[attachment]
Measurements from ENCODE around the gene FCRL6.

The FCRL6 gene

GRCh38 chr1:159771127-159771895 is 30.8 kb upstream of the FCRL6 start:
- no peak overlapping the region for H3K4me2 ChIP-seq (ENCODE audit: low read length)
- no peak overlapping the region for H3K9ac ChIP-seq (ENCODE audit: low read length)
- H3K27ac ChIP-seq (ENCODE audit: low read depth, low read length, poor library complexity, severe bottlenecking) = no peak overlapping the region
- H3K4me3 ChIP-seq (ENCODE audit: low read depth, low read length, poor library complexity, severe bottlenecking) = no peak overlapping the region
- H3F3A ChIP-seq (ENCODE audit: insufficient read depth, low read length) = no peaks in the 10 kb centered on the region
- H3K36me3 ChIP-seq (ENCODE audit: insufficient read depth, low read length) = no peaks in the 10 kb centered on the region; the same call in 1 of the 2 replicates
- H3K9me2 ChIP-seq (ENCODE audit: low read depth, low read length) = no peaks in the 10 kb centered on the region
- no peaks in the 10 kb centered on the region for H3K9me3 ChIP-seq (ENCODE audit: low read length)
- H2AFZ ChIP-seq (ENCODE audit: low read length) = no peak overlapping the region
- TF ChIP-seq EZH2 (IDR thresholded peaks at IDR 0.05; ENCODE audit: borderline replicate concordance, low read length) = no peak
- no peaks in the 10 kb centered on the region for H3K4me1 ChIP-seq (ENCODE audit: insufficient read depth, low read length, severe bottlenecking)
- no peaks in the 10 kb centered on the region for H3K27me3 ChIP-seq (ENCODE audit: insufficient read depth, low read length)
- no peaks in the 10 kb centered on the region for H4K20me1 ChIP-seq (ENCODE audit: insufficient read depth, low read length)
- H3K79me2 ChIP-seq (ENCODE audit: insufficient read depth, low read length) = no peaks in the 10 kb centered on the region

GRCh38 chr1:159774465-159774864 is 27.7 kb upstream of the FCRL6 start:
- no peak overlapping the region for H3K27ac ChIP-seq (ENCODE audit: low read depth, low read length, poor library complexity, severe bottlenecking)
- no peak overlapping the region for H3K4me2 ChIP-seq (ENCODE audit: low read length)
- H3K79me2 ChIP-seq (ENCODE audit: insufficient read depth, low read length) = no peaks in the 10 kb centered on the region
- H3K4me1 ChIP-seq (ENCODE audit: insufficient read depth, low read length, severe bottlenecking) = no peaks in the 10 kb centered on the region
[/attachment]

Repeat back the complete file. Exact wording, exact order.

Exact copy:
Measurements from ENCODE around the gene FCRL6.

The FCRL6 gene

GRCh38 chr1:159771127-159771895 is 30.8 kb upstream of the FCRL6 start:
- no peak overlapping the region for H3K4me2 ChIP-seq (ENCODE audit: low read length)
- no peak overlapping the region for H3K9ac ChIP-seq (ENCODE audit: low read length)
- H3K27ac ChIP-seq (ENCODE audit: low read depth, low read length, poor library complexity, severe bottlenecking) = no peak overlapping the region
- H3K4me3 ChIP-seq (ENCODE audit: low read depth, low read length, poor library complexity, severe bottlenecking) = no peak overlapping the region
- H3F3A ChIP-seq (ENCODE audit: insufficient read depth, low read length) = no peaks in the 10 kb centered on the region
- H3K36me3 ChIP-seq (ENCODE audit: insufficient read depth, low read length) = no peaks in the 10 kb centered on the region; the same call in 1 of the 2 replicates
- H3K9me2 ChIP-seq (ENCODE audit: low read depth, low read length) = no peaks in the 10 kb centered on the region
- no peaks in the 10 kb centered on the region for H3K9me3 ChIP-seq (ENCODE audit: low read length)
- H2AFZ ChIP-seq (ENCODE audit: low read length) = no peak overlapping the region
- TF ChIP-seq EZH2 (IDR thresholded peaks at IDR 0.05; ENCODE audit: borderline replicate concordance, low read length) = no peak
- no peaks in the 10 kb centered on the region for H3K4me1 ChIP-seq (ENCODE audit: insufficient read depth, low read length, severe bottlenecking)
- no peaks in the 10 kb centered on the region for H3K27me3 ChIP-seq (ENCODE audit: insufficient read depth, low read length)
- no peaks in the 10 kb centered on the region for H4K20me1 ChIP-seq (ENCODE audit: insufficient read depth, low read length)
- H3K79me2 ChIP-seq (ENCODE audit: insufficient read depth, low read length) = no peaks in the 10 kb centered on the region

GRCh38 chr1:159774465-159774864 is 27.7 kb upstream of the FCRL6 start:
- no peak overlapping the region for H3K27ac ChIP-seq (ENCODE audit: low read depth, low read length, poor library complexity, severe bottlenecking)
- no peak overlapping the region for H3K4me2 ChIP-seq (ENCODE audit: low read length)
- H3K79me2 ChIP-seq (ENCODE audit: insufficient read depth, low read length) = no peaks in the 10 kb centered on the region
- H3K4me1 ChIP-seq (ENCODE audit: insufficient read depth, low read length, severe bottlenecking) = no peaks in the 10 kb centered on the region